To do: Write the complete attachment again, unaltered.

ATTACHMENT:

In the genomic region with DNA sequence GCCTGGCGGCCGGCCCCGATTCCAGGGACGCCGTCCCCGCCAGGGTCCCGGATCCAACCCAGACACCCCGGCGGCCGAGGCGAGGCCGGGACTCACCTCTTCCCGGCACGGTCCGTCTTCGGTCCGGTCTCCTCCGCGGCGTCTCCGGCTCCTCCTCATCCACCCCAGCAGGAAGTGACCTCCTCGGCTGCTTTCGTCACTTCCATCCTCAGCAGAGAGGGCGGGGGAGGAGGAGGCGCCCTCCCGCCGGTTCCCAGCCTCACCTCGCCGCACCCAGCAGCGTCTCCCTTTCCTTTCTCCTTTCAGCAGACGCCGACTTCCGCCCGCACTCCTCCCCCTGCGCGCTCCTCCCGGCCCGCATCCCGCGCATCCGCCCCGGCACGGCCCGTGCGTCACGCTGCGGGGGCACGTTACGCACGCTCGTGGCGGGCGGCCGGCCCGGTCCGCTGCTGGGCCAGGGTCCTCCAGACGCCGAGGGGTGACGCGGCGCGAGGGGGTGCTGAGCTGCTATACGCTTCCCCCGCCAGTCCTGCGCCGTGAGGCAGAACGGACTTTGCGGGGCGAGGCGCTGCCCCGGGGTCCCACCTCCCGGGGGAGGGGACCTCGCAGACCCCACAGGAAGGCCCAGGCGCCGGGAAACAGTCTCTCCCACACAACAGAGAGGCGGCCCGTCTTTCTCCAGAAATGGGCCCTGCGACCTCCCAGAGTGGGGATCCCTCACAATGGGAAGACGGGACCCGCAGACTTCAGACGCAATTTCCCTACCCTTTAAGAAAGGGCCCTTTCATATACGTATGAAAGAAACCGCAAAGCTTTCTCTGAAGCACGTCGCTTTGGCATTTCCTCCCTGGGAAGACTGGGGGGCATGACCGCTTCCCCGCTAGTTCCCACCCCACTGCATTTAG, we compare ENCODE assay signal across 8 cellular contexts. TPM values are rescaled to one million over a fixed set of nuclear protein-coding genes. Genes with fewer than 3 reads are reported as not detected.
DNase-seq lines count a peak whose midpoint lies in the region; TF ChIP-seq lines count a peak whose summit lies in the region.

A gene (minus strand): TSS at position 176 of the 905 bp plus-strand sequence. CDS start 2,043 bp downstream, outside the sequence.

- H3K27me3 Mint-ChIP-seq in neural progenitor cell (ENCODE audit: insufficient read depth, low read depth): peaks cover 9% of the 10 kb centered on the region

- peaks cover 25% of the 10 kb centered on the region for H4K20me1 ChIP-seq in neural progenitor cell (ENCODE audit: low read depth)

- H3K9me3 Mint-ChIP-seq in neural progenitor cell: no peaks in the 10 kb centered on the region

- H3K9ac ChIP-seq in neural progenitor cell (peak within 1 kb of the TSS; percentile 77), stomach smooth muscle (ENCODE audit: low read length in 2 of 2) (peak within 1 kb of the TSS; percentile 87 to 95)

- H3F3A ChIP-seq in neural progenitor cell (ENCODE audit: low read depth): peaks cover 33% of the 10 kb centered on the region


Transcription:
In the genomic region with DNA sequence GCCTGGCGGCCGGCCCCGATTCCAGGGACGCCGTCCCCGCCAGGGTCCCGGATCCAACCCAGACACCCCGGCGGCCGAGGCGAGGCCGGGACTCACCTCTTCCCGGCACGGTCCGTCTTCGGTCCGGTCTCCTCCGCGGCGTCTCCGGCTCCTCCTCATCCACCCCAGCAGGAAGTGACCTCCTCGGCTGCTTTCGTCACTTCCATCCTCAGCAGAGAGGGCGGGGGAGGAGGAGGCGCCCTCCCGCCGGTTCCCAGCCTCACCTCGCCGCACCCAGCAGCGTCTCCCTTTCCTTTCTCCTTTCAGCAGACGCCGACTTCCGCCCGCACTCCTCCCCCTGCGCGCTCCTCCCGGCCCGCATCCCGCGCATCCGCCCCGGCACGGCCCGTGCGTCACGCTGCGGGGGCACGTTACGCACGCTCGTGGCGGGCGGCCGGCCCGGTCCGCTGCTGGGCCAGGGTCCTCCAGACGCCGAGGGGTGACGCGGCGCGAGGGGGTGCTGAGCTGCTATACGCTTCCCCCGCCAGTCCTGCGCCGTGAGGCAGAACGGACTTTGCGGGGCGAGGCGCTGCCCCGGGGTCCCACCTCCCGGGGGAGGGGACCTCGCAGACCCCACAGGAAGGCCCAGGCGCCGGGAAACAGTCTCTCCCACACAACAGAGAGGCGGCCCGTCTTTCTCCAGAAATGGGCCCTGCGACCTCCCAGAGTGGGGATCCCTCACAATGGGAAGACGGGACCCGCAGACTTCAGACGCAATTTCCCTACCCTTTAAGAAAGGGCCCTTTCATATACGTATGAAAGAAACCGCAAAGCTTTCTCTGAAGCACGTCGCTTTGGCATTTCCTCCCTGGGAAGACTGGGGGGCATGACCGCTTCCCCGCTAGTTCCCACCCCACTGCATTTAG, we compare ENCODE assay signal across 8 cellular contexts. TPM values are rescaled to one million over a fixed set of nuclear protein-coding genes. Genes with fewer than 3 reads are reported as not detected.
DNase-seq lines count a peak whose midpoint lies in the region; TF ChIP-seq lines count a peak whose summit lies in the region.

A gene (minus strand): TSS at position 176 of the 905 bp plus-strand sequence. CDS start 2,043 bp downstream, outside the sequence.

- H3K27me3 Mint-ChIP-seq in neural progenitor cell (ENCODE audit: insufficient read depth, low read depth): peaks cover 9% of the 10 kb centered on the region

- peaks cover 25% of the 10 kb centered on the region for H4K20me1 ChIP-seq in neural progenitor cell (ENCODE audit: low read depth)

- H3K9me3 Mint-ChIP-seq in neural progenitor cell: no peaks in the 10 kb centered on the region

- H3K9ac ChIP-seq in neural progenitor cell (peak within 1 kb of the TSS; percentile 77), stomach smooth muscle (ENCODE audit: low read length in 2 of 2) (peak within 1 kb of the TSS; percentile 87 to 95)

- H3F3A ChIP-seq in neural progenitor cell (ENCODE audit: low read depth): peaks cover 33% of the 10 kb centered on the region